Every serious business office on earth needs a FAX machine. Why I have to have a special hardware that's nothing else than a 14400 baud modem, scanner, printer, ISDN and TIFF conversion software in one box still escapes me. However, FAX machines definitively crash not as often as servers, especially FAX servers.
Since Recurity Labs is a small company, we have a small FAX machine. It is one of those that work with thermo paper on a roll, a so-called thermo transfer ribbon. And since Recurity Labs has some significant dealings with layers lately, and lawyers love FAX, our FAX machine complained that the ribbon was used up. So we got a new one.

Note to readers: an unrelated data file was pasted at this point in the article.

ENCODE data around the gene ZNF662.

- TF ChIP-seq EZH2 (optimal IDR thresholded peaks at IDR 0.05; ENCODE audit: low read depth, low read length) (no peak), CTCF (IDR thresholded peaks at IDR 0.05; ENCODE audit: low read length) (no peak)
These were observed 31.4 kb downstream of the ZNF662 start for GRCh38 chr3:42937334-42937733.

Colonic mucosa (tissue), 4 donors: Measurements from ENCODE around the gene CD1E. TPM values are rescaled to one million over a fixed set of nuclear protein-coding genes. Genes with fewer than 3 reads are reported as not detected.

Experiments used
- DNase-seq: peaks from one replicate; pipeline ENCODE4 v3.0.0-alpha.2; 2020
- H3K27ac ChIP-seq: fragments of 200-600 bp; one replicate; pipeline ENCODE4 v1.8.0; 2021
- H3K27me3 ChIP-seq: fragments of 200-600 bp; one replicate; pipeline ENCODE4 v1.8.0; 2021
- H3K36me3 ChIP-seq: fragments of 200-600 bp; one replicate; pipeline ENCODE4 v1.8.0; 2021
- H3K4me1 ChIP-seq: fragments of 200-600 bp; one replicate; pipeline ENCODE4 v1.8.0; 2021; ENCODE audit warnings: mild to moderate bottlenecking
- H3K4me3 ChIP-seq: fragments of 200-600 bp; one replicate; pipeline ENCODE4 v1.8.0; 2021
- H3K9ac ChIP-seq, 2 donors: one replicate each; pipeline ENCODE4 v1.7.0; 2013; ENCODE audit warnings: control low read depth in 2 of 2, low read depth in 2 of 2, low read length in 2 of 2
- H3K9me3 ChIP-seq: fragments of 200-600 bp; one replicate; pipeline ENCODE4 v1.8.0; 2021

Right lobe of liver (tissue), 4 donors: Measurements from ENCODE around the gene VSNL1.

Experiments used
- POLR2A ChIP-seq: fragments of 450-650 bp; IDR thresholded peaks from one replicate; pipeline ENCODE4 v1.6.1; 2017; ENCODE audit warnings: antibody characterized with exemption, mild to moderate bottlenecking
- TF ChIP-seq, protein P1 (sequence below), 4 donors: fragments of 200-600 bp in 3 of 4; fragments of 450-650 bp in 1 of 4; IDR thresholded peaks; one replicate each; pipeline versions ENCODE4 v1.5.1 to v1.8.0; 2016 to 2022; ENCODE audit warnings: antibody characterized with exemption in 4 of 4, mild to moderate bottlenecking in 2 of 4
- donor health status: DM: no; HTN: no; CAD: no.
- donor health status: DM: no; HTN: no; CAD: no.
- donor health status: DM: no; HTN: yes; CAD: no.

Being a good German and always caring about waste separation, I wondered about what to do with the old ribbon when I took it out. The regular lists of things to separate don't contain thermo transfer ribbons, so I inspected the foil to see if it would potentially qualify as plastic. To my mild surprise, I found negative copies of all the papers that were faxed to us during the time of use. The quality of what's left on the ribbon after the thermo transfer is impressive, very high definition, almost like film.
Now I wonder how many secretaries, legal departments, accounting departments and everyone else with the need for a separate desktop FAX machine (confidentiality, you know) discard used ribbons, either environmentally correctly or not, without a second thought about the content. We decided to just keep them around in a safe place and call them backups.